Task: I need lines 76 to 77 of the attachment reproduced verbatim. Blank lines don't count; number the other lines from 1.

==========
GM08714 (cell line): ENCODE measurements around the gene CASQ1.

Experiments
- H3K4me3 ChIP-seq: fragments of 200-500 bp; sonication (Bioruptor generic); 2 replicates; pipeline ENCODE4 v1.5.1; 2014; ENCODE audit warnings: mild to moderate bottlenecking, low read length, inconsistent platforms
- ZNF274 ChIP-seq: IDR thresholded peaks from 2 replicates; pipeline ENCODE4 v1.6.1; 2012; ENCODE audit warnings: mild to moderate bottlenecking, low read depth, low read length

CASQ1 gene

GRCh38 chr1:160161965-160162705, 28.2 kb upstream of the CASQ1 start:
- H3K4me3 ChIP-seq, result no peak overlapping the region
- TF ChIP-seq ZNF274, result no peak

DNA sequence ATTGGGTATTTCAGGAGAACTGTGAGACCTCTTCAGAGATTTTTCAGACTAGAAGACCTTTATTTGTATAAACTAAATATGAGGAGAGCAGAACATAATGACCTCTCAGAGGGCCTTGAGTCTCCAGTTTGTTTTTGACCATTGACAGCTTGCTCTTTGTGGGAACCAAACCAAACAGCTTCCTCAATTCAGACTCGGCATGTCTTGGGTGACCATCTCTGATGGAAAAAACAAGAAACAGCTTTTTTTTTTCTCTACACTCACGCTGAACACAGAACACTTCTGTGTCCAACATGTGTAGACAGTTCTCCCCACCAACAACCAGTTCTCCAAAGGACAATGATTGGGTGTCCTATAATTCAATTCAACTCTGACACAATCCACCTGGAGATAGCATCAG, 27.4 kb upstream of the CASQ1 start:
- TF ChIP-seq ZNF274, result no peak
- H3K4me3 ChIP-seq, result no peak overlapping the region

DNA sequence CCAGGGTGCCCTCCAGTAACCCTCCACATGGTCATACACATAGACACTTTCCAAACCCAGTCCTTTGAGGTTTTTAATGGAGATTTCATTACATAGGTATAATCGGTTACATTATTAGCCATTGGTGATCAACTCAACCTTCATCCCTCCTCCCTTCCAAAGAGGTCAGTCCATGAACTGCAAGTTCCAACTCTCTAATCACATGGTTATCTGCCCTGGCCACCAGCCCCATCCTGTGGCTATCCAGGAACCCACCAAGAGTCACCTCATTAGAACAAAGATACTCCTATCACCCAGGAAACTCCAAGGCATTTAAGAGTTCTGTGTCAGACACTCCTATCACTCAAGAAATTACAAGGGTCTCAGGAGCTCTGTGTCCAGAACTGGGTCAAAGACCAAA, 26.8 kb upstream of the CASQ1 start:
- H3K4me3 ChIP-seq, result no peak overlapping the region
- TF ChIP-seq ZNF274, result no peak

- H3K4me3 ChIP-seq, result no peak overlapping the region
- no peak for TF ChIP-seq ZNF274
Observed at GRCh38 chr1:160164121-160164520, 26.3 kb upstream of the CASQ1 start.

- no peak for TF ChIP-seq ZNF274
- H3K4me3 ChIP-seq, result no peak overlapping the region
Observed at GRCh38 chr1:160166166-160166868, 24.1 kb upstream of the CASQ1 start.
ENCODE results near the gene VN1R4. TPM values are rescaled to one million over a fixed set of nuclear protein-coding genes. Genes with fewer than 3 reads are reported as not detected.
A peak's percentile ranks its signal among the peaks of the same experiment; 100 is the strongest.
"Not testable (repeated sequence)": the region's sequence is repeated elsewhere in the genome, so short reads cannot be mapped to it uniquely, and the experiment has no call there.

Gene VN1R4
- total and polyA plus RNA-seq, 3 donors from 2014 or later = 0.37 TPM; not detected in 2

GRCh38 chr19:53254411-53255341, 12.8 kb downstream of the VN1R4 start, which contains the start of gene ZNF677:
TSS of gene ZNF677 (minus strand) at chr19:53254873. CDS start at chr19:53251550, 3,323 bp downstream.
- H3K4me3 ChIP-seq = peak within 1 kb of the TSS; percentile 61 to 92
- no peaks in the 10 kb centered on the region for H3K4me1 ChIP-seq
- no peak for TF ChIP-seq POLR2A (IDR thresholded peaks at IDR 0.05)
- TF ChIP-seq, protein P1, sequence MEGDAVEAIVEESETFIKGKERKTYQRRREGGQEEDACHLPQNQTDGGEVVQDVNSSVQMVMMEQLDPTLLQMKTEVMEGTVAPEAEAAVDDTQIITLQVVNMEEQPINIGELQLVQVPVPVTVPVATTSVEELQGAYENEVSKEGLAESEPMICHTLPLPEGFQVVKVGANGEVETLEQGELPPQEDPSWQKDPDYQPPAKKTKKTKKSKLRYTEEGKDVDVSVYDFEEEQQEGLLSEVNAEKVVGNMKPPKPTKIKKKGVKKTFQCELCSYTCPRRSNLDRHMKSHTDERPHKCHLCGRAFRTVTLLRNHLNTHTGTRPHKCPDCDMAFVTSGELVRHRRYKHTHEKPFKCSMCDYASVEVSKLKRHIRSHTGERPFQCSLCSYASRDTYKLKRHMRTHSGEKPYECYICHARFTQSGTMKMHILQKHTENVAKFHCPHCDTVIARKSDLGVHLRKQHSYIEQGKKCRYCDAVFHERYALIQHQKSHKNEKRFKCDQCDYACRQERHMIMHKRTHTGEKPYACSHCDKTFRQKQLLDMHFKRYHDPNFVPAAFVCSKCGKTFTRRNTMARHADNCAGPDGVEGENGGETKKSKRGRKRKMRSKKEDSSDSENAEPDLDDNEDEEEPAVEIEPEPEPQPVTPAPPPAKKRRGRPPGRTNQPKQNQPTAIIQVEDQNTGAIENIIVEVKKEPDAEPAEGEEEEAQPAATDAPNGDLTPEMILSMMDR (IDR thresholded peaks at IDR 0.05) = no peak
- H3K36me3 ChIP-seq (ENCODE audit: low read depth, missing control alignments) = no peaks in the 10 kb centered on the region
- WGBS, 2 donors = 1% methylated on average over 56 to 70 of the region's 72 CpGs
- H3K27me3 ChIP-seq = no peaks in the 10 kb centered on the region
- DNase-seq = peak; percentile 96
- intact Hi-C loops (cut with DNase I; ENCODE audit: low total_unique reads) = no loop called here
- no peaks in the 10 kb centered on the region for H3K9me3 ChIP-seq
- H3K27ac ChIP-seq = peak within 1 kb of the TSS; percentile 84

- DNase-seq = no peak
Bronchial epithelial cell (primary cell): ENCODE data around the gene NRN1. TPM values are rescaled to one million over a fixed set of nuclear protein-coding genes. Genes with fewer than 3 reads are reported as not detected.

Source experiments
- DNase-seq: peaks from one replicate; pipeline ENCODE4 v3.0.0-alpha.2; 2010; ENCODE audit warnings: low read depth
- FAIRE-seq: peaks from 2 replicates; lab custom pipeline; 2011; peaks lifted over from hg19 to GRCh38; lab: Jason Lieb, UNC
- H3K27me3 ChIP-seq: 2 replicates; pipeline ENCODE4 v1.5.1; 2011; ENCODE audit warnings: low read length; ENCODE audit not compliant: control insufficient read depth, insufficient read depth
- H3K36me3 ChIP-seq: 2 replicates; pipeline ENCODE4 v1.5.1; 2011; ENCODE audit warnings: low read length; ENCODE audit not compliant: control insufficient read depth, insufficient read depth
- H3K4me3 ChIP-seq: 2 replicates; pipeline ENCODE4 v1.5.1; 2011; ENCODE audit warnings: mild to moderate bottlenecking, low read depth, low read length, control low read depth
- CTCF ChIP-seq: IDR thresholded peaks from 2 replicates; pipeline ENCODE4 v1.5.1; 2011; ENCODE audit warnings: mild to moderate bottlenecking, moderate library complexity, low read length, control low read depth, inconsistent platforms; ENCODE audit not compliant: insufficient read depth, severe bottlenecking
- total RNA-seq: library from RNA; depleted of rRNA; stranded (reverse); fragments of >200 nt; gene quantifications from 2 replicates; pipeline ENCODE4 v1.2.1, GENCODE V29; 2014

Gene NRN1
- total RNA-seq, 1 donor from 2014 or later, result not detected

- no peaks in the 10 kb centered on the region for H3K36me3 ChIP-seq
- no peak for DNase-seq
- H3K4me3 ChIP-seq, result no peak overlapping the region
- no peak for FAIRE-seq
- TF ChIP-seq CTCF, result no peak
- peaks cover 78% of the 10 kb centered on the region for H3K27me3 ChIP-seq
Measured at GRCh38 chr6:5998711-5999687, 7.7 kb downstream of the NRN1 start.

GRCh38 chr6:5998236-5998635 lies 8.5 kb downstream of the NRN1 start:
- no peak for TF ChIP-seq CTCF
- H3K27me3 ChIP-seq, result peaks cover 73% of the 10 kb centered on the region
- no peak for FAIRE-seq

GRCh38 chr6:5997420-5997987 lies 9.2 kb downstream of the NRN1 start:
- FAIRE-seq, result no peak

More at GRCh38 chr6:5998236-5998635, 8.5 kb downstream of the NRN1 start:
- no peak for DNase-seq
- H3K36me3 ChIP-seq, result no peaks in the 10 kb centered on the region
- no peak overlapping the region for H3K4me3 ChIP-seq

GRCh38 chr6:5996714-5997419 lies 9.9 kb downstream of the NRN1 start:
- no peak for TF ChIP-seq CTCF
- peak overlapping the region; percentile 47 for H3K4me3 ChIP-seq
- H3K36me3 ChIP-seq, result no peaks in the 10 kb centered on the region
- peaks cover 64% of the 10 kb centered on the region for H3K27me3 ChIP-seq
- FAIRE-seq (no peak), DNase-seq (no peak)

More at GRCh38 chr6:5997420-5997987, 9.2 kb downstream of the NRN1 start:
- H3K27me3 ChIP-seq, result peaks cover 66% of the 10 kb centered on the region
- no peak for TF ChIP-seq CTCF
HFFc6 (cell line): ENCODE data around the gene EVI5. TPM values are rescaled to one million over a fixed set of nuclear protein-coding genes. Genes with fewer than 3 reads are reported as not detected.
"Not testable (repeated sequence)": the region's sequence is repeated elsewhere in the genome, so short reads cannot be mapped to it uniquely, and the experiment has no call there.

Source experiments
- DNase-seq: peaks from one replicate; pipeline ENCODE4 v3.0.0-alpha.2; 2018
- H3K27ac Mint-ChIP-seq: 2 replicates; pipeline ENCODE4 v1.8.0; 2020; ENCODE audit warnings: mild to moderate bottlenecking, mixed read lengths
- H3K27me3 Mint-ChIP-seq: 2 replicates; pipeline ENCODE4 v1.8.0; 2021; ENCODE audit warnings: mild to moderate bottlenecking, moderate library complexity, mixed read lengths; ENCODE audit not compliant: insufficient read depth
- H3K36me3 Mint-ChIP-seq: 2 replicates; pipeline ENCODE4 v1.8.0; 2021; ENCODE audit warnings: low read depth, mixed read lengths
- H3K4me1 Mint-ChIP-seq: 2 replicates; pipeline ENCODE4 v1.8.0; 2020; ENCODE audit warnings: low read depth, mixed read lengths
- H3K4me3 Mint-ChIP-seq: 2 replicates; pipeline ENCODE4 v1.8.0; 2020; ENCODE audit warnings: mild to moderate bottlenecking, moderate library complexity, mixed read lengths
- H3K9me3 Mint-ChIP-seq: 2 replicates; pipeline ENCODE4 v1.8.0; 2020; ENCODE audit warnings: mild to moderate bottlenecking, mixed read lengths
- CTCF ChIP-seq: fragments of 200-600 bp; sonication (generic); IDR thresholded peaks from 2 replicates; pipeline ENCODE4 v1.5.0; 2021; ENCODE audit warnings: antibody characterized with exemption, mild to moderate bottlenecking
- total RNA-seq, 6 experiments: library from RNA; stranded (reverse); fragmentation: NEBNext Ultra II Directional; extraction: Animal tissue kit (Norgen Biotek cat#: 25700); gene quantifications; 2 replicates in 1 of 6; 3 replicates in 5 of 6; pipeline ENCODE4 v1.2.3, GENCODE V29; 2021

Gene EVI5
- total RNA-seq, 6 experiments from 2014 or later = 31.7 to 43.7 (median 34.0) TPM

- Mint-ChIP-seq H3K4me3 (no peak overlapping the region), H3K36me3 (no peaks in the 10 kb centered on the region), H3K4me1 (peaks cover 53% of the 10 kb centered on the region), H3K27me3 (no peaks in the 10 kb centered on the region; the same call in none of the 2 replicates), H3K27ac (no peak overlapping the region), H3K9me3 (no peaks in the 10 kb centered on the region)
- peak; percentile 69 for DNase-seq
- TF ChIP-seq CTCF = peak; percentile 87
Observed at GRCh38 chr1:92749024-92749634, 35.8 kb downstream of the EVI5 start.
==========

- no peak for TF ChIP-seq CTCF
HFFc6 (cell line): ENCODE data around the gene EVI5. TPM values are rescaled to one million over a fixed set of nuclear protein-coding genes. Genes with fewer than 3 reads are reported as not detected.